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Increasing annual rainfall

Posted: Sat Jan 09, 2016 10:04 am
by Len Wood
The annual rainfall for 2015 in Wembury was 1071.1 mm, which was very close (102%) to the 2001-2015 average.

However the graph for 2001-2015 shows an increasing trend.

The standard deviation is +/- 156 mm which gives a measure of expected variability about the average.
The magnitude of the trend with a linear fit is 233 mm.
This is greater than the standard deviation and therefore can be considered significant.
Annual rain.jpg
Annual rain.jpg (77.49 KiB) Viewed 7347 times

Re: Increasing annual rainfall

Posted: Sat Jan 09, 2016 8:14 pm
by Graham Easterling
In Penzance, mean rainfall:-
1961-1990 1140.0mm
1971-2000 1189.3mm
1981-2010 1219.6mm
2010-2015 1245.1mm

So there seems to have been an gradual upward trend for the last 50 years!

I also noticed your post on USW about lack of warming in reccent years. In Penzance, whilst the temperature has been flat for the last 10 years, there was a distinct upward trend for a good time up until then.

Mean Annual Temperature
1961-1990 11.1C
1981-2010 11.6C

Re: Increasing annual rainfall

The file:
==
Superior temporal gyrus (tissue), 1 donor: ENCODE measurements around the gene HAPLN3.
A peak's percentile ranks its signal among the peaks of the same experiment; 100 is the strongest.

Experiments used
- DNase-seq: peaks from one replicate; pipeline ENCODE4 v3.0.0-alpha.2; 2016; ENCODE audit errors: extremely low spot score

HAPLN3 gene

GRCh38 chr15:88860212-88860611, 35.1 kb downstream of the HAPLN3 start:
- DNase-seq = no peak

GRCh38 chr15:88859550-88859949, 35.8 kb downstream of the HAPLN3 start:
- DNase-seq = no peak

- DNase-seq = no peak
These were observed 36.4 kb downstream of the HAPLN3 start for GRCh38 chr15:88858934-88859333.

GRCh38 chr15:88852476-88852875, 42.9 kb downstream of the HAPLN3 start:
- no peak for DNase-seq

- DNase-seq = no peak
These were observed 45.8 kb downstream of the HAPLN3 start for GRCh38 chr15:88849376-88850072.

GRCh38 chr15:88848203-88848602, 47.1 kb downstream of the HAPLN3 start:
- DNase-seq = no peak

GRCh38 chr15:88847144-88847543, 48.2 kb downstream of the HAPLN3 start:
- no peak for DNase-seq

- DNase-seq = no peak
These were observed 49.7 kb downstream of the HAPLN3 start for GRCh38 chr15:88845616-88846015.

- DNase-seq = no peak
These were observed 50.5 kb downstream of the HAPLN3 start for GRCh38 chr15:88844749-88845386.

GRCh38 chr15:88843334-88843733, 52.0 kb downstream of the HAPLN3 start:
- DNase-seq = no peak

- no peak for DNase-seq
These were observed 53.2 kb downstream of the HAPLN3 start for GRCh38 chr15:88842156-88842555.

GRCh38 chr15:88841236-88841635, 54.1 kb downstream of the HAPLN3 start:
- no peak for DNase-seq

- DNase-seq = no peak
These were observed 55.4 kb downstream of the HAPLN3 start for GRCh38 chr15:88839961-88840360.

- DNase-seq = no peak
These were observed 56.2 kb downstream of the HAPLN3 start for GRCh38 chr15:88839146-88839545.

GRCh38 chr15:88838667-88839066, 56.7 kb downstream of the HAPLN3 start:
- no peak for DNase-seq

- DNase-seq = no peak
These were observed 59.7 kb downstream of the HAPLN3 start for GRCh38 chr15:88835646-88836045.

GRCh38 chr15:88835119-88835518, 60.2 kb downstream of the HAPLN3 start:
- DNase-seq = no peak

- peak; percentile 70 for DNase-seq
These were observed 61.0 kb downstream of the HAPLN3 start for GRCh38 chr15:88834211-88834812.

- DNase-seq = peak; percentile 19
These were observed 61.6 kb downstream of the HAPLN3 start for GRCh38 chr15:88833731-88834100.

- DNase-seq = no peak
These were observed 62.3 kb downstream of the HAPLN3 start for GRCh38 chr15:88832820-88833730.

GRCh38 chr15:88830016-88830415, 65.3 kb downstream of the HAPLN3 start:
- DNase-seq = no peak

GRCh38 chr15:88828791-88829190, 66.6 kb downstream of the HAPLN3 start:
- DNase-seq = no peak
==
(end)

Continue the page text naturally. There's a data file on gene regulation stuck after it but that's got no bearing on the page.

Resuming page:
Posted: Sat Jan 09, 2016 9:14 pm
by Martin Rowley
Graham Easterling wrote:In Penzance, mean rainfall:-
1961-1990 1140.0mm
1971-2000 1189.3mm
1981-2010 1219.6mm
2010-2015 1245.1mm

So there seems to have been an gradual upward trend for the last 50 years!
... Using Hurn data (ex. MetO web site) for the periods Graham quotes above:

1961-1990 790.1 mm
1971-2000 812.4 mm
1981-2010 835.2 mm
2010-2015 917.5 mm [ 6 years - skewed strongly by the two wet years 2012 & 2014]

Martin.

Re: Increasing annual rainfall

Posted: Sun Jan 10, 2016 2:45 pm
by John Wilson
A graph of my annual rainfall from 1994 (when readings began) is very similar to that of Len's. So definitely a gradual but significant increase over a fairly short time (20+ years). Does this hold for the whole of the UK? Have some areas experienced a greater increase than others? A small research project for COL members!
My December rainfall was 82.6mm; 141% of long term average.
Regards to all
John